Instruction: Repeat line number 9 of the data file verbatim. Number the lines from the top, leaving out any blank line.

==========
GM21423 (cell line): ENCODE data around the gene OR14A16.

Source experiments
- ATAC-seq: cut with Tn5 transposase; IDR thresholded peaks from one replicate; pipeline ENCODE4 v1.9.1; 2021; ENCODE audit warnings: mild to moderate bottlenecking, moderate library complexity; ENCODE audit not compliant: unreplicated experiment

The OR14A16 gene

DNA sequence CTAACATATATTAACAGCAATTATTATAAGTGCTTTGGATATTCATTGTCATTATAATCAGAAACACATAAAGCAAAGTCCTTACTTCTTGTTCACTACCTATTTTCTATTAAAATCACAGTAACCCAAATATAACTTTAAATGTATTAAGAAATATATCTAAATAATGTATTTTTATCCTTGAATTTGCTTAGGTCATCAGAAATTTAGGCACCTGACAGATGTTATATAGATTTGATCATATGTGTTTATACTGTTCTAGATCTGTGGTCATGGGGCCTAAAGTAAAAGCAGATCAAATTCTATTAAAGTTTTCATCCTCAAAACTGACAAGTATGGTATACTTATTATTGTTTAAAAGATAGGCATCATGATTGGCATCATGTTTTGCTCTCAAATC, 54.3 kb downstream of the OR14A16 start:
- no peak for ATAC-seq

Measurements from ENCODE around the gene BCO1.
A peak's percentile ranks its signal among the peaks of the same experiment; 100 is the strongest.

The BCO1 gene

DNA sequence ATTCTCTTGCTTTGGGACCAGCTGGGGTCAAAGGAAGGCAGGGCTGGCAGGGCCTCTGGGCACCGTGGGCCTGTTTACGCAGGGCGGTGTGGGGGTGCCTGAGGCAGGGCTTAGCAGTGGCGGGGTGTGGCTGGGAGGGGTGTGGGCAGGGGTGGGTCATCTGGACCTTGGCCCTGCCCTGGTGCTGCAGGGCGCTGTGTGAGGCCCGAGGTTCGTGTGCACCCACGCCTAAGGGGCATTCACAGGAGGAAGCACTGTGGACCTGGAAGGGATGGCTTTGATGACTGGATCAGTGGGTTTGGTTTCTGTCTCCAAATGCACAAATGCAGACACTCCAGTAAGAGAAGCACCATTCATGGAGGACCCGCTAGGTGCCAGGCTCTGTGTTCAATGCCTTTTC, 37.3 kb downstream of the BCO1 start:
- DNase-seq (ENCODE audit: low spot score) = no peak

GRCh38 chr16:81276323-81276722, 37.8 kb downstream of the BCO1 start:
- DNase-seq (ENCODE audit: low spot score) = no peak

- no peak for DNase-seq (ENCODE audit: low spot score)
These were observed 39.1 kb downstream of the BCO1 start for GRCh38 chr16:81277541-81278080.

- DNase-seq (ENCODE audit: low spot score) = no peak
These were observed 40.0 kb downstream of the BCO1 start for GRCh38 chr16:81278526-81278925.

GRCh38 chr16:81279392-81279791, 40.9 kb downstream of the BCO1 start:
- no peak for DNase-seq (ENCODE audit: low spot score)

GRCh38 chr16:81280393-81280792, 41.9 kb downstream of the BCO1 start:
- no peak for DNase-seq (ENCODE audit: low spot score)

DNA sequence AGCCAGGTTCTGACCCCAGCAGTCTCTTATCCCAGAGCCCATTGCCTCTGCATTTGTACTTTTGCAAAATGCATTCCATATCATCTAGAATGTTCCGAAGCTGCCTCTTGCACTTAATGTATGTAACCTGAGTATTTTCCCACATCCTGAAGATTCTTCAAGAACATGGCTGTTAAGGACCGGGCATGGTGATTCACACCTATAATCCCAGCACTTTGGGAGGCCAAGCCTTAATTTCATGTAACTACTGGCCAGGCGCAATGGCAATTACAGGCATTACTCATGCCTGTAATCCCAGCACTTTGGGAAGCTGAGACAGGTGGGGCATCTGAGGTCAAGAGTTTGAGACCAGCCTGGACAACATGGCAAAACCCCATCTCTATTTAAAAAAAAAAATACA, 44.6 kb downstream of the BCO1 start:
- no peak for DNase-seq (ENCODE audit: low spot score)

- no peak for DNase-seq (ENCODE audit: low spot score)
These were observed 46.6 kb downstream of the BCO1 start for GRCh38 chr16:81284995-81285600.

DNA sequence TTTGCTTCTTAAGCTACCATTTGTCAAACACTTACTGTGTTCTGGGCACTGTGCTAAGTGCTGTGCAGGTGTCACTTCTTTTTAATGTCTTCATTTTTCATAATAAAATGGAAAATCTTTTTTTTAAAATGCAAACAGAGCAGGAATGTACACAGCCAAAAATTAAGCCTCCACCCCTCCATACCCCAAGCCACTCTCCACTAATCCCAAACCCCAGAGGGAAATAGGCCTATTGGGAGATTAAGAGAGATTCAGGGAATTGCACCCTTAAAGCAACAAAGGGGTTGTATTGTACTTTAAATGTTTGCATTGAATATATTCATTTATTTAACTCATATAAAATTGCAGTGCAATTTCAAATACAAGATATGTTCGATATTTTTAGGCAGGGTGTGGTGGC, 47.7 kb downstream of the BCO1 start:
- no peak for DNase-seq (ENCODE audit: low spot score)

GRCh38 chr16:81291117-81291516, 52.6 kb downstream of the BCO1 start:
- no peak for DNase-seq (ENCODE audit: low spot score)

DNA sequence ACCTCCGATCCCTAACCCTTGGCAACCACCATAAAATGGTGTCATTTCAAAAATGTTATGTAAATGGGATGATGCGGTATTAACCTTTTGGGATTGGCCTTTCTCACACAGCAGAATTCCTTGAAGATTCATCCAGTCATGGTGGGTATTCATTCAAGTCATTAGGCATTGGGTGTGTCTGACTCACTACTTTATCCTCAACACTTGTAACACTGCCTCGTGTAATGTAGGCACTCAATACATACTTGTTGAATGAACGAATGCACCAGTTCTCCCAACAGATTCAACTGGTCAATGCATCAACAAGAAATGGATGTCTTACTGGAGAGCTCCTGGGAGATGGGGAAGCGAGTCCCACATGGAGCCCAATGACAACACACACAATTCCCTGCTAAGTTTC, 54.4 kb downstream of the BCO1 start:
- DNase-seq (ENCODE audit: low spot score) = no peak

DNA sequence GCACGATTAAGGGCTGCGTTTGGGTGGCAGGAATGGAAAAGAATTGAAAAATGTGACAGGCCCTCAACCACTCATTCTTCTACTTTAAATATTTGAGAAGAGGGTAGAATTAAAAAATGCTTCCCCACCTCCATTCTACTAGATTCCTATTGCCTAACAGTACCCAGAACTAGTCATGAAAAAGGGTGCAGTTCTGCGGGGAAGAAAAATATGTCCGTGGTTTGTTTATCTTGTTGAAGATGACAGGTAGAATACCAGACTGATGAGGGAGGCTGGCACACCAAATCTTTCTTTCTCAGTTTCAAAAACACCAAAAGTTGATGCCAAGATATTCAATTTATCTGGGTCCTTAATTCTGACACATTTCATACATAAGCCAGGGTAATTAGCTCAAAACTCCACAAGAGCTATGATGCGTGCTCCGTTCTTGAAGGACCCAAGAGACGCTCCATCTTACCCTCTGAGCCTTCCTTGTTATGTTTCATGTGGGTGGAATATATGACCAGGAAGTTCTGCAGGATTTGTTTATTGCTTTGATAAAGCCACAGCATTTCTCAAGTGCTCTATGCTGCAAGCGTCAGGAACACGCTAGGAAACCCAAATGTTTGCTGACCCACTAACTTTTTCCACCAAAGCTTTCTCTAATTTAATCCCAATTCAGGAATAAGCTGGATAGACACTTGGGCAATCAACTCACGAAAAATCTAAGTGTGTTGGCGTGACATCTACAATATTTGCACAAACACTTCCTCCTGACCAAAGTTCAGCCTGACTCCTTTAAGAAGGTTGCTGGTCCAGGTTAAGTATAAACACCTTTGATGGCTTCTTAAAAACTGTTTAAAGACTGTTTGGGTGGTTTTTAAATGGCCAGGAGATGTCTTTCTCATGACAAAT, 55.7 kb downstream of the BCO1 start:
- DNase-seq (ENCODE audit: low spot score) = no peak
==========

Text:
The BCO1 gene